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Soluble urokinase plasminogen activator receptor and functionally relevant coronary artery disease: a prospective cohort study

Session Poster Session 7

Speaker Joan Elias Walter

Congress : ESC Congress 2019

  • Topic : coronary artery disease, acute coronary syndromes, acute cardiac care
  • Sub-topic : Coronary Artery Disease - Diagnostic Methods
  • Session type : Poster Session
  • FP Number : P6436

Authors : J E Walter (Basel,CH), M Amrein (Basel,CH), L Koechlin (Basel,CH), J Du Fay De Lavallaz (Basel,CH), T Zimmermann (Basel,CH), R Twerenbold (Basel,CH), C Mueller (Basel,CH)

Authors:
J E Walter1 , M Amrein1 , L Koechlin1 , J Du Fay De Lavallaz1 , T Zimmermann1 , R Twerenbold1 , C Mueller1 , 1University Hospital Basel, Cardiovascular Research Institute Basel - Basel - Switzerland ,

On behalf: BASEL VIII

Citation:

Background: The urokinase system is pivotal in the pathogenesis of atherosclerosis. Therefore, soluble urokinase plasminogen activator receptor (suPAR) concentrations may help in the detection of functionally relevant coronary artery disease (fCAD).

Purpose: To evaluate suPAR as diagnostic marker for fCAD.

Methods: Among consecutive patients with symptoms suggestive of fCAD, fCAD was adjudicated blinded to suPAR concentrations in two domains: first, diagnosis of fCAD according to myocardial perfusion single photon emission tomography (MPI-SPECT) and coronary angiography; second, fCAD according to cardiovascular death, non-fatal acute myocardial infarction (AMI) and all-cause death during 2-year follow-up.

Results: Among 968 patients, symptoms were adjudicated to be causally related to fCAD in 26% (255/968). SuPAR concentrations were higher in patients with fCAD as compared to those without (3.45 ng/mL versus 3.20 ng/mL, p=0.007), but overall had only low diagnostic accuracy (area under the curve [AUC]: 0.56, 95%CI 0.52-0.60) and were not independent predictors of fCAD after multivariable adjustment. Circulating suPAR concentrations were modestly correlated with high-sensitivity cardiac troponin (hs-cTn) T (Spearman’s rho 0.393, p<0.001), NT-proBNP (Spearman’s rho 0.327, p<0.001) and age (Spearman’s rho 0.364, p<0.001), but only weakly correlated with the extent of coronary atherosclerosis as quantified by perfusion defects (Spearman’s rho 0.123, p<0.001). Prognostically, suPAR concentrations had moderate-to-high accuracy in the prediction of cardiovascular death (AUC 0.72, 95%CI 0.62-0.81) and all-cause death (AUC 0.72, 95%CI 0.65-0.79) at 2-years, and remained a significant predictor for all-cause death after multivariable adjustment (p=0.001). SuPAR concentrations did not predict non-fatal AMI.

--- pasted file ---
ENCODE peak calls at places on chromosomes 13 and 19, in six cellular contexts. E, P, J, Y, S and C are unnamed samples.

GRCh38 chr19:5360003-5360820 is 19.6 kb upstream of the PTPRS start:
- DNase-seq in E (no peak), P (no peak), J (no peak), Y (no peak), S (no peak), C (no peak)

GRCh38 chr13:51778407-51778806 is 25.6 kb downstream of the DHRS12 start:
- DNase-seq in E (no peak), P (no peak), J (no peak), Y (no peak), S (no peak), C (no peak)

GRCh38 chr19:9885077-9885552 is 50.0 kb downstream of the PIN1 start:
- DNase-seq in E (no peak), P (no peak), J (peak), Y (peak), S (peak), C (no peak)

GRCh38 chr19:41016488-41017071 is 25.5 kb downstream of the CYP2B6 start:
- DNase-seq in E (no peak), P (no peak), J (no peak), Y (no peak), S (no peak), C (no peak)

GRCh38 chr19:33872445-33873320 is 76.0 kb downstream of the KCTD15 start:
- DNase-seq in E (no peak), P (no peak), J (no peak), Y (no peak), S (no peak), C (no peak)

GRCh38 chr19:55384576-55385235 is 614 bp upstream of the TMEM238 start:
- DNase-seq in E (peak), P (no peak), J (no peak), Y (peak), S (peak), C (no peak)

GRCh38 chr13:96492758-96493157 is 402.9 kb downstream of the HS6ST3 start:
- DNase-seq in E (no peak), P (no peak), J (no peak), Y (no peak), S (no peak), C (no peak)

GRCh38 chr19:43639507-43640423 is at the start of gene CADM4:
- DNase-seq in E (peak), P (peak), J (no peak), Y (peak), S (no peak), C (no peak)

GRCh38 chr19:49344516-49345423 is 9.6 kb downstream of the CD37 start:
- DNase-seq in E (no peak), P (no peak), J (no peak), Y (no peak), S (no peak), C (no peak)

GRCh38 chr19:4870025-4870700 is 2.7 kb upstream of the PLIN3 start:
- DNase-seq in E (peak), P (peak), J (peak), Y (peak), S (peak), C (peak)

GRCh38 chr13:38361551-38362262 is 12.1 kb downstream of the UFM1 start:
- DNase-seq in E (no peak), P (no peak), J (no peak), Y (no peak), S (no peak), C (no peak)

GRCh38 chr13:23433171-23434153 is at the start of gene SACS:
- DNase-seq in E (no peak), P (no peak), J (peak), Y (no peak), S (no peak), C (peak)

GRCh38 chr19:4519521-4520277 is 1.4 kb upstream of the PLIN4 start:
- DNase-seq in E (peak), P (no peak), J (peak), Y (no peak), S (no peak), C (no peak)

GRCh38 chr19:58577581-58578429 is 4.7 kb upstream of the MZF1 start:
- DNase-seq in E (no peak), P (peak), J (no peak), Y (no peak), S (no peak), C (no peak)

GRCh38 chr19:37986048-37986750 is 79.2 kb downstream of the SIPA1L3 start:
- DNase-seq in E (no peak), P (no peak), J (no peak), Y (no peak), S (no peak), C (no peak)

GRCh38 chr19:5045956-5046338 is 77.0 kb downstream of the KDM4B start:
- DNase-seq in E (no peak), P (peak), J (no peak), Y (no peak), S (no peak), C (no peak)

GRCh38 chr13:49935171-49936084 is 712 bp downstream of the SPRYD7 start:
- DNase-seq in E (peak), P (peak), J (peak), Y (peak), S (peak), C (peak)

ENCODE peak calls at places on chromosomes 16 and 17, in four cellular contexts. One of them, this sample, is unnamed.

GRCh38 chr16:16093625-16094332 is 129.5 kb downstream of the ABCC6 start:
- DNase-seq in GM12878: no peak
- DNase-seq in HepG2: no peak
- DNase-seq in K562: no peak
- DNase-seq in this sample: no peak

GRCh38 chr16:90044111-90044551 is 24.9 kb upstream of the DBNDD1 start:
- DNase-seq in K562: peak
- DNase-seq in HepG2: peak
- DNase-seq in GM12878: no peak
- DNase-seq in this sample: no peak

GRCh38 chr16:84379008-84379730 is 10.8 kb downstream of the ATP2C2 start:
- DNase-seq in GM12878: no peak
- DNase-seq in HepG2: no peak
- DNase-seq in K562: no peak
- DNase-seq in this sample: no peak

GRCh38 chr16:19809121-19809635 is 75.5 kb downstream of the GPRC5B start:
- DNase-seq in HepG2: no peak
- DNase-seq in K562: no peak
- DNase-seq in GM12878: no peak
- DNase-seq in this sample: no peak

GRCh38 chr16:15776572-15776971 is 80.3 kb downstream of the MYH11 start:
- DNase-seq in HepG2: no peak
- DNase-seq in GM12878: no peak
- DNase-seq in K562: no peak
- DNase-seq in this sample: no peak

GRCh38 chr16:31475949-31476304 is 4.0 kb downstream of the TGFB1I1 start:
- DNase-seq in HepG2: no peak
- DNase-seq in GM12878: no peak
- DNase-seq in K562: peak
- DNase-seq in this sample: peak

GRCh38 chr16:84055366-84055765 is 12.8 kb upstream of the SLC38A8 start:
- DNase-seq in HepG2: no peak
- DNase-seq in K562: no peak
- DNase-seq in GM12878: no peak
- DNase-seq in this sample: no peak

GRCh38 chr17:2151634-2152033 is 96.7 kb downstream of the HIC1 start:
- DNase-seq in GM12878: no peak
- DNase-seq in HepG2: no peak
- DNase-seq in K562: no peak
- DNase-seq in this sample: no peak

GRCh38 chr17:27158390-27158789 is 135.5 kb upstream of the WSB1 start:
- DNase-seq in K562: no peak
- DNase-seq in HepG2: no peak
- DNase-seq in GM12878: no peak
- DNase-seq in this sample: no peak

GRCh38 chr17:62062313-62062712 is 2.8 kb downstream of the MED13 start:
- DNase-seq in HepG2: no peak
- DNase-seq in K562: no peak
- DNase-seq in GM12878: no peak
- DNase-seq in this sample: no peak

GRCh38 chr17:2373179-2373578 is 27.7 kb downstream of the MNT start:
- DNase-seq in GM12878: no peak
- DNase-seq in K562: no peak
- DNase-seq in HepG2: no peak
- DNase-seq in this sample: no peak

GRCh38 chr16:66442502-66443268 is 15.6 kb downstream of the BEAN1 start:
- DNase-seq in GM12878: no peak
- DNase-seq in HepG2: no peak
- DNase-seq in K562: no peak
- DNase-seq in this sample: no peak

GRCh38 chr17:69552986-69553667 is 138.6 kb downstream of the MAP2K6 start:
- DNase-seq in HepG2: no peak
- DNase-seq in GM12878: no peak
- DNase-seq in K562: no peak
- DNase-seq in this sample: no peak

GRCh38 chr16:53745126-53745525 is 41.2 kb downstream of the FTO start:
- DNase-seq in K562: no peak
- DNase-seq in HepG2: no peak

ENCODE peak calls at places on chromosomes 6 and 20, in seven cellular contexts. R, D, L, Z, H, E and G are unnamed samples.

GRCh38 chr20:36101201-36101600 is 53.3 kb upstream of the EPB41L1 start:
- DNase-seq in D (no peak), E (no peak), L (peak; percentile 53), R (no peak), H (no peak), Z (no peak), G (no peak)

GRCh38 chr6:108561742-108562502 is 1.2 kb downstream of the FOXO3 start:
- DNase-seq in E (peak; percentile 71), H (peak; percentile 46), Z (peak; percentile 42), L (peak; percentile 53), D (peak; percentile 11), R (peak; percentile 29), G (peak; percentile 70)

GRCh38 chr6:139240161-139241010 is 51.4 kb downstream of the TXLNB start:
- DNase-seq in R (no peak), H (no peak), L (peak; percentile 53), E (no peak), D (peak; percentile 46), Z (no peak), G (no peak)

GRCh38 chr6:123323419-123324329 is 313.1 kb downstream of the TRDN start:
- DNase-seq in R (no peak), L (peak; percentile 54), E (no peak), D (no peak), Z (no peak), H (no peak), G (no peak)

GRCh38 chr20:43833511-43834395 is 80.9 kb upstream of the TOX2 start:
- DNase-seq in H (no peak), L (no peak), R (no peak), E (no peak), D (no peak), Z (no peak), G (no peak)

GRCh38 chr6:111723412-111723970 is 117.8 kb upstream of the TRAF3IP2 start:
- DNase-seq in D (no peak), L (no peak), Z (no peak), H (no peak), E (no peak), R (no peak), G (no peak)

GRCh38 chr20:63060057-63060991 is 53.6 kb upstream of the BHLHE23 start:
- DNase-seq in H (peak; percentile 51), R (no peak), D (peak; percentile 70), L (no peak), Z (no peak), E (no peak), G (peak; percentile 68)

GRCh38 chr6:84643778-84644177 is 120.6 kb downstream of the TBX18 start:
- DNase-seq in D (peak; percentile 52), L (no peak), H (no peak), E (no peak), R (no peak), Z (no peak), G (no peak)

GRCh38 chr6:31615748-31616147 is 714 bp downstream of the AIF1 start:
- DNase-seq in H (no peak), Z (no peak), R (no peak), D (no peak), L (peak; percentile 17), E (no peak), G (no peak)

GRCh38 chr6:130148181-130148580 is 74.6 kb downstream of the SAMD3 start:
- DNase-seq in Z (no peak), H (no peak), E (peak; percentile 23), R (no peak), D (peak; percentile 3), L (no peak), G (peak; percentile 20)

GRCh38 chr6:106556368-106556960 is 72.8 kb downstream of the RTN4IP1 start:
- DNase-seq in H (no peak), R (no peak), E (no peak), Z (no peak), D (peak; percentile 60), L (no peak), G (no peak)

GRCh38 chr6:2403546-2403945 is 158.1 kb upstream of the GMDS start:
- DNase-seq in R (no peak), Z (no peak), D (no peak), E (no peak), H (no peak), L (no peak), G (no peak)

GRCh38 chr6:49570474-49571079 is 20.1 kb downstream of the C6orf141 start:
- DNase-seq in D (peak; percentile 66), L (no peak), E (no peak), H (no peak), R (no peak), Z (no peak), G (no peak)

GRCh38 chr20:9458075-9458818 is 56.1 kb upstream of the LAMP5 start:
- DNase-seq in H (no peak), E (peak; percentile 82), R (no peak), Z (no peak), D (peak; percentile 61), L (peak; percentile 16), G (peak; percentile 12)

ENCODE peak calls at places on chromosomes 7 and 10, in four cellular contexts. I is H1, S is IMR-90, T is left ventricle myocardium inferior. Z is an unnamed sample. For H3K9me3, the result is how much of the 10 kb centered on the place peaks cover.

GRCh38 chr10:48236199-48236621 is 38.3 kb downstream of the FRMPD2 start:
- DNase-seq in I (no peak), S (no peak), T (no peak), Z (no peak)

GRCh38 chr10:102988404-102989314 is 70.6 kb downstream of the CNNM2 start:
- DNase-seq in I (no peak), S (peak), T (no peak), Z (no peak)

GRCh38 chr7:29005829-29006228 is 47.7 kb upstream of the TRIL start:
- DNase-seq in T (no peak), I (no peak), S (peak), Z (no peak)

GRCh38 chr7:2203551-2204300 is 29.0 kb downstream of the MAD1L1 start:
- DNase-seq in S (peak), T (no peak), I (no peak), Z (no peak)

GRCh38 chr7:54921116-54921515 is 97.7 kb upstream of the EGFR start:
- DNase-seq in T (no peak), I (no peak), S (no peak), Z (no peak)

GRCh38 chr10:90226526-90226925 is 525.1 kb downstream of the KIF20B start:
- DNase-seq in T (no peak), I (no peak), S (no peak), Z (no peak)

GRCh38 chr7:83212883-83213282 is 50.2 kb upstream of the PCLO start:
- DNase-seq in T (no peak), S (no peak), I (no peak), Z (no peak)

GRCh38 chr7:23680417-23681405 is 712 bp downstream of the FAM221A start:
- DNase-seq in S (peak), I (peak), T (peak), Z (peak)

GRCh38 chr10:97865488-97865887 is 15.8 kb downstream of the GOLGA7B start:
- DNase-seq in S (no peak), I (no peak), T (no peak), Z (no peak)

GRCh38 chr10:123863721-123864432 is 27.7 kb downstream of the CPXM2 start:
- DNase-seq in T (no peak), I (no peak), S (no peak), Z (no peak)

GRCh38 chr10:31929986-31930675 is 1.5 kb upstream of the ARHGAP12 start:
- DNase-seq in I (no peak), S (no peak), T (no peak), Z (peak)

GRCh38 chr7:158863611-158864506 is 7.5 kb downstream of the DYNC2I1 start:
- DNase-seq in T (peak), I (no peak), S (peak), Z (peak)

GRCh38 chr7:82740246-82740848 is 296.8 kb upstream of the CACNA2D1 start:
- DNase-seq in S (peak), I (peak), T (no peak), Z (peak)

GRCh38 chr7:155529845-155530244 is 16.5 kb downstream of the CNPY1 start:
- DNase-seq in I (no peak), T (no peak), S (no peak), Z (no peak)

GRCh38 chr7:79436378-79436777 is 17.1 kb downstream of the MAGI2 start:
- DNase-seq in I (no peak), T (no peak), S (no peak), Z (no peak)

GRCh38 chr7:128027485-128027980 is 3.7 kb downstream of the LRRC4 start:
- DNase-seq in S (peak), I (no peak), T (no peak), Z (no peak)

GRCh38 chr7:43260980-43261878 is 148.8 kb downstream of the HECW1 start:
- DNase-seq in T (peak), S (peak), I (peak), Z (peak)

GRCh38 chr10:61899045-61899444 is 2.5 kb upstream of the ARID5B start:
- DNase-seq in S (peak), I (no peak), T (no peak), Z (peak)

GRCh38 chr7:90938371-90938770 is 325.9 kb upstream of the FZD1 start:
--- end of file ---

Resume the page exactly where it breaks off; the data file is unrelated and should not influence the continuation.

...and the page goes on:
Conclusions: SuPAR is an independent predictor of death, but not helpful in the detection of fCAD.



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